Friday, May 28, 2010

Why So Many Denominations?

It is very common for supposed "Calvinists" to be charged with "arrogance" in their defense of the historic Reformed Christian faith. It is almost a certainty that this accusation would come from those who purport to hold to a "Bible only" paradigm of theology, piety, and practice. In their biblicism, these folks, however, fail to realize that it is actually within their position that hubris is intrinsic, and upon the fetid cesspool of their self-styled, isolated interpretations of Scripture that the multiplicity of cults and sects flourish.

Unwittingly, though seemingly defending the tenet of Sola Scriptura, these earnest souls have, in reality, bought into the serpentine lie of the Garden of Eden and have gorged themselves on the apple of Gnosticism. Allergic to tradition, they have looked within themselves for the answers, and like the first couple, have been found naked, wandering, and destined for demise.

"Whenever we think of the gospel merely in terms of some vague religious feeling, rather than the record of the work of God in real history, we're thinking in a Gnostic direction. Whenever we display indifference to or suspicion of the physical world, we're betraying a kind of Gnosticism. Whenever we think of our salvation as a way to escape the limitations of human nature (including the limitations of our embodiment) instead of a pilgrimage of faithfulness within the good limits of our createdness, we're thinking like Gnostics. Whenever we think that true faith is just a matter of spiritual insights and sensations, or something that addresses only our motives, and not a matter of evoking specific works of love and obedience in the real world of space and time, of matter and history, we're thinking like Gnostics.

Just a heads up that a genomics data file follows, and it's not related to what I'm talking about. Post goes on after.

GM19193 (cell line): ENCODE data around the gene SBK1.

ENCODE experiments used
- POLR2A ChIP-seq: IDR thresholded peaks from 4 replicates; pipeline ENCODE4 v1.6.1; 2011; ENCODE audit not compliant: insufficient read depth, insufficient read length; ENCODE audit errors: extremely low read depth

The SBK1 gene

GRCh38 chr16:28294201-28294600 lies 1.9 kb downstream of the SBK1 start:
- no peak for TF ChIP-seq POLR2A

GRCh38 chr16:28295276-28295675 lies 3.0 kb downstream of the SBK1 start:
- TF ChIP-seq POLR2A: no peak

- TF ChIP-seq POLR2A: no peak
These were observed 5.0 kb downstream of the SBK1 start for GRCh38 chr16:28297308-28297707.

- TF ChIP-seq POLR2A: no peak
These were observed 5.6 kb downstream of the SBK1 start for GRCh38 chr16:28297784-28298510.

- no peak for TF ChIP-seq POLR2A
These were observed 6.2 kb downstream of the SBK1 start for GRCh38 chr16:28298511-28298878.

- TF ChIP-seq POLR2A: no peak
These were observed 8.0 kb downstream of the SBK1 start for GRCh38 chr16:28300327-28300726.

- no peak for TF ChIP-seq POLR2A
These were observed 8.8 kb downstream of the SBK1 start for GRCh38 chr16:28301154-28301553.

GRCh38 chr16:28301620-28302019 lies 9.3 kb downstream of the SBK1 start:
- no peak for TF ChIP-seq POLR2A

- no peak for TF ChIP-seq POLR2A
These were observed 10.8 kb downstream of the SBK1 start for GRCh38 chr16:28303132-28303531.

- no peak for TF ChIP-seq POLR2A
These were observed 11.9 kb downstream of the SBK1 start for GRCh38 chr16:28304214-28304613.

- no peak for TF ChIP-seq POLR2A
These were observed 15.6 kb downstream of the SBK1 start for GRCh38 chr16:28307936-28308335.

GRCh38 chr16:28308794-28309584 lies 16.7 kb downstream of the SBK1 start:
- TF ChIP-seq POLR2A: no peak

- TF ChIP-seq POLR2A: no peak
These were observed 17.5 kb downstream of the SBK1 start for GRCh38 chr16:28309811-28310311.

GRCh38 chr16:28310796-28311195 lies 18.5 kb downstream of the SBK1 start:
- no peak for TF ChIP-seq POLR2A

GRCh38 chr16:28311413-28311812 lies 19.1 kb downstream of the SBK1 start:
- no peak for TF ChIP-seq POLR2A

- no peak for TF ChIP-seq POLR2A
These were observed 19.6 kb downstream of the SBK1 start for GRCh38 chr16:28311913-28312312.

Today, Gnosticism among contemporary Americans takes a slightly different form. Some of us may not be convinced that it's evil to have a body, but we are suspicious of our embodiment in the sense that to be embodied means to live in history, it means to live in a particular community, and it means to live in creation. Roger Lundin again has said that the form of our contemporary Gnosticism is to embrace the idea that the individual self can know truth immediately without any reference to the created order that Solomon himself relied on to know truth; without any reference to the community of faith that we're a part of, which is the church; without any reference to the tradition that we're a part of, which would be the theological tradition of the church. I think that's one of the reasons why denominations and sects have flourished in America; we have something like twenty-thousand denominations in this country-some outrageous number like that-because of the fact that we've been instilled with this idea that each individual has the capacity to know truth apart from any tradition, apart from history, apart from what God has done in the church or in nature
" (Kenneth A. Myers, 'More than Meets the Mouth Or, the Meaning of Meals,' Modern Reformation, July/August, Vol. 18 No. 4 2009, pp. 19-24).


  1. This is good. I'm often amazed at the profusion of denominations here in the U.S.

  2. Many, in a misguided attempt to distance themselves from everything Roman Catholic, have thrown the baby out with the bathwater in their refusal to accept the legitimacy of tradition, and so have created heretical traditions for themselves.

    There's no escaping tradition, nor should it be escaped from.


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